Making Sure Your Epoxy is Waterproof Epoxy

Is epoxy completely waterproof? More than once, I’ve heard from people working on projects, be it a boat, a patio, whatever… that end up complaining because they have been told that epoxy is this miracle product that will prevent any type of corrosion or damage. That it is essentially bomb-proof. My first question always runs something along the lines of “are you sure you were using an actual epoxy product?” As in, “this isn’t some cheap knockoff product pretending to be epoxy, right?” And for the most part, people get that part of the equation right. But the bigger picture, and this extends far outside the realm of epoxy is that the tools are only as good as the artist allows them to be. What does this mean? Well, it means that the epoxy has to be applied properly. Epoxy is waterproof, end of story. But one hastily mixed, sloppily applied coat of epoxy might give you some issues. So, assuming you’ve bought bona-fide epoxy, what can you do to ensure that you end up with waterproof epoxy? You can follow these simple steps:

1. Read the directions. The big thing to take away here is the mixture ratio. Some epoxies, like many System Three epoxy products are mixed at a 2:1 ratio. That is, two parts resin, one part hardener. Others call for a 1:1 mixture. Screwing this up will have a very detrimental impact on your epoxy’s performance, so double check this before you get started.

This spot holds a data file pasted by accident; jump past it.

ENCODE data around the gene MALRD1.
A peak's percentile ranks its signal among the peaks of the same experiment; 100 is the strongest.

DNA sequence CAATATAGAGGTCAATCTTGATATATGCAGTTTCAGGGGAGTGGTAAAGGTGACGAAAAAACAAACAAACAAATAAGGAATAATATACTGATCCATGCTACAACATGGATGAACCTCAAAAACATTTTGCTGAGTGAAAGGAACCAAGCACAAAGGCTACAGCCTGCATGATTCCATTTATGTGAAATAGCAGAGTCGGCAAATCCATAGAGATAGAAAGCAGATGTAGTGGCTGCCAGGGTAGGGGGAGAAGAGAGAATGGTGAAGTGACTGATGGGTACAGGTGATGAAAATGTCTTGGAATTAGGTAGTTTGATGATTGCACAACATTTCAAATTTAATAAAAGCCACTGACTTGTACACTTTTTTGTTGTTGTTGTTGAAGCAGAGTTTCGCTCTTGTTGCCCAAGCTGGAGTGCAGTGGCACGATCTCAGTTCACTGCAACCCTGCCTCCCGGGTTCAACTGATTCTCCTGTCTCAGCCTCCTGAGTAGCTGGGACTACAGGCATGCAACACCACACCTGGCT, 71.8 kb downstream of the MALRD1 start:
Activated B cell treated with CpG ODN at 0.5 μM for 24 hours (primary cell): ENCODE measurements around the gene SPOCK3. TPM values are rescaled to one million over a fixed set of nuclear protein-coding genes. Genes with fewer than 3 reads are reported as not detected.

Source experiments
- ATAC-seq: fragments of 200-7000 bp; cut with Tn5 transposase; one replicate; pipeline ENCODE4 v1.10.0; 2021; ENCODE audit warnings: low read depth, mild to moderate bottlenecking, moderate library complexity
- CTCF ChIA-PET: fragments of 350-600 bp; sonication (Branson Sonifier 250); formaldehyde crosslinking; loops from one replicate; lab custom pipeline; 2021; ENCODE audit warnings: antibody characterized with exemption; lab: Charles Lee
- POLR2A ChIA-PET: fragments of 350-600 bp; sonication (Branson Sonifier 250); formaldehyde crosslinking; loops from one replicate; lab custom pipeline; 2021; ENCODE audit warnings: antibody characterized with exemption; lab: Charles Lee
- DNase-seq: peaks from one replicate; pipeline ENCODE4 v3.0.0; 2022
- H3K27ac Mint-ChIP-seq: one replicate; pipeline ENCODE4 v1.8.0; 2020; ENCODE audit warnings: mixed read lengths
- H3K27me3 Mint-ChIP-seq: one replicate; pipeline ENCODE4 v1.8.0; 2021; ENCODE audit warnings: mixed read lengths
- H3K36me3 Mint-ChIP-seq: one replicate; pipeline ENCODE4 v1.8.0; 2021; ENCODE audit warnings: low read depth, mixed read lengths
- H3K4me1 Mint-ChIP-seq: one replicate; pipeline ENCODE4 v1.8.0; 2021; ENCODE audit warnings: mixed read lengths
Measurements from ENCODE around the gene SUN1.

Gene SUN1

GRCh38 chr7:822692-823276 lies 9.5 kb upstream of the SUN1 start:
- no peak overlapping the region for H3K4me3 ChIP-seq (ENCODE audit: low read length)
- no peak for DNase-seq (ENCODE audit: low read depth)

2. Once you’ve confirmed the mixing instructions, make sure to mix the two parts thoroughly. You’ll likely be using some kind of Dixie-style cup and a¬†Popsicle stick. Make sure to spend a solid 45 seconds stirring your compound. Scrape the sides of the cup as you go to ensure both parts are completely mixed before you move on to the application phase.

3. Apply the epoxy uniformly, and don’t be careless. That means trying to distribute the epoxy evenly over your surface, and don’t miss any spots. If you’re a little short, it’s always better to mix up a little more than it is to just resign yourself to a super thin coat in a couple of spots.

4. Apply more coats. Don’t assume that the first coat is going to do it. Wait however long the directions indicate for the first coat to completely cure, and then repeat steps 2 and 3. Three solid coats should do the trick on most surfaces, and should ensure that you have a very solid, waterproof epoxy solution for your project.

I linked to System Three above, and here is the product that I recommend to most people looking for a top-notch waterproof epoxy:

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